Drug abuse has led to a detrimental impact on the society. It has led to increase in the crime rate. Addicts resort to crime to pay for their drugs. Drugs remove inhibition and impair judgment egging one on to commit offences. Incidence of eve- teasing, group clashes, assault and impulsive murders increase with drug abuse. Apart from affecting the financial stability, addiction increases conflicts and causes untold emotional pain for every member of the family. With most drug users being in the productive age group of 18-35 years, the loss in terms of human potential is incalculable. The damage to the physical, psychological, moral and intellectual growth of the youth is very high. Adolescent drug abuse is one of the major areas of concern in adolescent and young people's behavior. It is estimated that, in India, by the time most boys reach the ninth grade, about 50 percent of them have tried at least one of the gateway drugs. However, there is a wide regional variation across states in term of the incidence of the substance abuse. For example, a larger proportion of teens in West Bengal and Andhra Pradesh use gateway drugs (about 60 percent in both the states) than Uttar Pradesh or Haryana (around 35 percent). Increase in incidences of HIV, hepatitis B and C and tuberculosis due to addiction adds the reservoir of infection in the community burdening the health care system further. Women in India face greater problems from drug abuse. The consequences include domestic violence and infection with HIV, as well as the financial burden. Eighty seven per cent of addicts being treated in a de-addiction center run by the Delhi police acknowledged being violent with family members. Most of the domestic violence is directed against women and occurs in the context of demands for money to buy drugs. At the national level, drug abuse is intrinsically linked with racketeering, conspiracy, corruption, illegal money transfers, terrorism and violence threatening the very stability of governments.

India has braced itself to face the menace of drug trafficking both at the national and international levels. Several measures involving innovative changes in enforcement, legal and judicial systems have been brought into effect. The introduction of death penalty for drug-related offences has been a major deterrent. The Narcotic Drugs and Psychotropic Substances Act, 1985, were enacted with stringent provisions to curb this menace. The Act envisages a minimum term of 10 years imprisonment extendable to 20 years and fine of Rs. 1 lakh extendable up to Rs. 2 lakhs for the offenders. The Act has been further amended by making provisions for the forfeiture of properties derived from illicit drugs trafficking. Comprehensive strategy involving specific programmes to bring about an overall reduction in use of drugs has been evolved by the various government agencies and NGOs and is further supplemented by measures like education, counseling. India has bilateral agreements on drug trafficking with 13 countries, including Pakistan and Burma. Prior to 1999, extradition between India and the United States occurred under the auspices of a 1931 treaty signed by the United States and the United Kingdom, which was made applicable to India in 1942. However, a new extradition treaty between India and the United States entered into force in July 1999. A Mutual Legal Assistance Treaty was signed by India and the United States in October 2001. India also is signatory to the following treaties and conventions:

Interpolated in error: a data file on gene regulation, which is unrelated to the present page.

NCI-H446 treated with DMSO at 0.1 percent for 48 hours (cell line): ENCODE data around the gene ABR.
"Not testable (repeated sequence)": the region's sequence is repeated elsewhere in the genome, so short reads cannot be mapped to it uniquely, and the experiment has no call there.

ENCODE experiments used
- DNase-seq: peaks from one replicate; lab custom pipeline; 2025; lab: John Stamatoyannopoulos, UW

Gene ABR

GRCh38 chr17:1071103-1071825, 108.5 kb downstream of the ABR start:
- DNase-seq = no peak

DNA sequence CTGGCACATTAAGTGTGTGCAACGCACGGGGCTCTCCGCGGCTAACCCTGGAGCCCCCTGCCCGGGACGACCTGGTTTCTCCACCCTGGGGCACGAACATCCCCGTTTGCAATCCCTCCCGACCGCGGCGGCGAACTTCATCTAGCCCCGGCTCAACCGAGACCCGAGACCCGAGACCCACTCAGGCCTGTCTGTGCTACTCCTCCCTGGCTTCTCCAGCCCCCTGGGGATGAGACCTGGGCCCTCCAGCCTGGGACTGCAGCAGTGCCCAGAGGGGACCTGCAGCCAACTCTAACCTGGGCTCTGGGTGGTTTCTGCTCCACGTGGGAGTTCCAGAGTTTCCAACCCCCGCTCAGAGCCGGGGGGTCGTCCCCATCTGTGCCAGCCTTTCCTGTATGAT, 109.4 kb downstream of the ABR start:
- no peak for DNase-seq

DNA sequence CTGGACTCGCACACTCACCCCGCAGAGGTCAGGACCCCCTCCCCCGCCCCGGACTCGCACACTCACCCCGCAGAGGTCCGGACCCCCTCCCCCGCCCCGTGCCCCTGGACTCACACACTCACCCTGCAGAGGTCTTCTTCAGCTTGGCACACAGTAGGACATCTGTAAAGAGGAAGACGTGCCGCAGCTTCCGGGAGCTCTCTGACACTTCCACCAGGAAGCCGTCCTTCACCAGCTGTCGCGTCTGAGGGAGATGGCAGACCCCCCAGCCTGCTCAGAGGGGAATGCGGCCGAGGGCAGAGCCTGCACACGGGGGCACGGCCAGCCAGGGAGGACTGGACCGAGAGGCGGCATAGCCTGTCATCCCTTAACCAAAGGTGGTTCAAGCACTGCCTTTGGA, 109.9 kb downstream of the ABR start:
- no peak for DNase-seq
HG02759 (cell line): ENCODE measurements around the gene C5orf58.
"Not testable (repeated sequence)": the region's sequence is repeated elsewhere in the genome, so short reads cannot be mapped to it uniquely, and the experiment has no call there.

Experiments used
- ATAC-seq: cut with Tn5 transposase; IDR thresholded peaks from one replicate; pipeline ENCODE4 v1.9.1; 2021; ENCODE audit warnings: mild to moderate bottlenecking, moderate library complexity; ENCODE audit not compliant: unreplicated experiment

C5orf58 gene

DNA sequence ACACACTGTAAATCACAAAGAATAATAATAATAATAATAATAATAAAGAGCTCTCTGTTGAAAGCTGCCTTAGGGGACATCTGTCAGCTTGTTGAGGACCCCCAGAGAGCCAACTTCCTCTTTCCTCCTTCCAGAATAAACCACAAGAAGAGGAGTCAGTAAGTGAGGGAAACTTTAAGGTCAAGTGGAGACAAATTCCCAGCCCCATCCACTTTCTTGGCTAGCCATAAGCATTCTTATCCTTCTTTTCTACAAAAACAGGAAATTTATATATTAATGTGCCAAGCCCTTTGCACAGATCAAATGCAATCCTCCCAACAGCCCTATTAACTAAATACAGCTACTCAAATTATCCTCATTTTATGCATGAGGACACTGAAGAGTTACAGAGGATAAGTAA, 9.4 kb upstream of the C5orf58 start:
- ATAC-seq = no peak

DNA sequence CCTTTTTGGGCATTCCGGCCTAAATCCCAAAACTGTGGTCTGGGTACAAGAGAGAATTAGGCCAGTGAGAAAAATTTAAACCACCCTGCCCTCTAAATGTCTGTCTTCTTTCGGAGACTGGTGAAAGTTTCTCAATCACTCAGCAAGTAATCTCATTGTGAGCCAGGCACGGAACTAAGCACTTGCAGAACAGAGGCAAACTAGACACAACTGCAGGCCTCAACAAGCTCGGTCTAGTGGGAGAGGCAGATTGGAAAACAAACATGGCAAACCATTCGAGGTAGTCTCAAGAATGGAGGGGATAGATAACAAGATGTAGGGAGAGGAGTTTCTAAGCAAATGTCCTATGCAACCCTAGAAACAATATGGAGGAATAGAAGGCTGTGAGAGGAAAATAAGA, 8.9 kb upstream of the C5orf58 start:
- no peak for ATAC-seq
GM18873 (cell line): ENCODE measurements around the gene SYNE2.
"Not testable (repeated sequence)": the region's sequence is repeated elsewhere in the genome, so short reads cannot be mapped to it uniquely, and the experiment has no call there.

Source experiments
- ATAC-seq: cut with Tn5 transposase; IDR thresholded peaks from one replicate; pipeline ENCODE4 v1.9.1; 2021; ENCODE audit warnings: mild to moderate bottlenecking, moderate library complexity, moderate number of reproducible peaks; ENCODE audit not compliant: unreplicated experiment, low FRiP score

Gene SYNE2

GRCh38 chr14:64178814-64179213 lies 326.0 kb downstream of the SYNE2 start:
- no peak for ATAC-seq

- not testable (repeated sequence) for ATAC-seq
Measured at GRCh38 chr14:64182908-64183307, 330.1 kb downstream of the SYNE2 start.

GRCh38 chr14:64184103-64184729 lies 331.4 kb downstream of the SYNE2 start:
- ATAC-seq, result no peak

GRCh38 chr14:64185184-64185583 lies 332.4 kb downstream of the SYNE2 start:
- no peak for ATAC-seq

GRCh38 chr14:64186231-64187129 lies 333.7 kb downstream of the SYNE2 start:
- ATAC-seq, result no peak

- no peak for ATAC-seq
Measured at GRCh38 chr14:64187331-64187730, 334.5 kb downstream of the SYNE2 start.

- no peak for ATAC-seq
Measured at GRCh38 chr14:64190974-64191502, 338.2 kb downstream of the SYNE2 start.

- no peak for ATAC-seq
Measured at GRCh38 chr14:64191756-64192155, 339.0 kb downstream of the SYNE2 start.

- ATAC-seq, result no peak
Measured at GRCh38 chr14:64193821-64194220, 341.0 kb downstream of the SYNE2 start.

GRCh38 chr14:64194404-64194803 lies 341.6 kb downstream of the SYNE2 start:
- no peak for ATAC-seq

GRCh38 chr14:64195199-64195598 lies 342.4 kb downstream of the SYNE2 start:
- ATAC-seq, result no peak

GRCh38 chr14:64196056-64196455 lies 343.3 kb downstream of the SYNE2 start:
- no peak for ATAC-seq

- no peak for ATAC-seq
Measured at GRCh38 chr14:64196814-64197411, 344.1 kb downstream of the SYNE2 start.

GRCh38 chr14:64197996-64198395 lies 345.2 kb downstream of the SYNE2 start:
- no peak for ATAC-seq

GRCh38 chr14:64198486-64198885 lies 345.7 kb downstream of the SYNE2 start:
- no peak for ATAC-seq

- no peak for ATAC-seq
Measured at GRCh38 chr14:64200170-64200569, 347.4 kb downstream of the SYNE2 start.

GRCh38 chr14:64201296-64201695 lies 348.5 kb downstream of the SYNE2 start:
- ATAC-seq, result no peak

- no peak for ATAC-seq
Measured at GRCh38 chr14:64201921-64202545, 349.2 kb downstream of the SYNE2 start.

• 1961 U.N. Convention on Narcotic Drugs
  • 1971 U.N. Convention on Psychotropic Substances
  • 1988 U.N. Convention Against Illicit Traffic in Narcotic Drugs and Psychotropic Substances
  • 2000 Transnational Crime Convention

The spread and entrenchment of drug abuse needs to be prevented, as the cost to the people, environment and economy will be colossal. The unseemly spectacle of unkempt drug abusers dotting lanes and by lanes, cinema halls and other public places should be enough to goad the authorities to act fast to remove the scourge of this social evil. Moreover, the spread of such reprehensible habits among the relatively young segment of society ought to be arrested at all cost. There is a need for the government enforcement agencies, the non-governmental philanthropic agencies, and others to collaborate and supplement each other's efforts for a solution to the problem of drug addiction through education and legal actions.

Practically every country has its own substance abuse problem to face.

Other Social Issues in India